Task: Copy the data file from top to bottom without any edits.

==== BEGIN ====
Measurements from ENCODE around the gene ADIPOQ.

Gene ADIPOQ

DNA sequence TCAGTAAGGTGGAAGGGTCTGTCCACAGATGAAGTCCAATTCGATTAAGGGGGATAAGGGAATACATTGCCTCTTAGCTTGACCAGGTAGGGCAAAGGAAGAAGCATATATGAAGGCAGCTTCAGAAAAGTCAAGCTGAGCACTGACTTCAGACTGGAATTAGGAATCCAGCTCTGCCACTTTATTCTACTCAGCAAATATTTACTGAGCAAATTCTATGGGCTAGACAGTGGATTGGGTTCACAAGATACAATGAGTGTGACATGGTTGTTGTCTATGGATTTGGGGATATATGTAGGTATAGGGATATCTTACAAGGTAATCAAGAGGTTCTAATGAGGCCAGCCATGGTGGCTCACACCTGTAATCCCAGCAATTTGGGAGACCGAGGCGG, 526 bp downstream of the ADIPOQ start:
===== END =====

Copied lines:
Measurements from ENCODE around the gene ADIPOQ.

Gene ADIPOQ

DNA sequence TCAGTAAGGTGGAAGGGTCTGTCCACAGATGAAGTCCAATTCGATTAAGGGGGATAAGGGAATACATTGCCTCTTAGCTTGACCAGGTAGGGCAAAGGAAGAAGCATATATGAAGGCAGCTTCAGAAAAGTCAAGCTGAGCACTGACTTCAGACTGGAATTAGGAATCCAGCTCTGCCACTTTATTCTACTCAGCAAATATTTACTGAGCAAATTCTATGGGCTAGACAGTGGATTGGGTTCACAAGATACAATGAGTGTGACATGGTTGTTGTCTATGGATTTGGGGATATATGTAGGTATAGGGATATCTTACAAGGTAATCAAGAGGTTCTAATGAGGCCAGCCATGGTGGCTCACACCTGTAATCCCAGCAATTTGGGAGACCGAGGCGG, 526 bp downstream of the ADIPOQ start: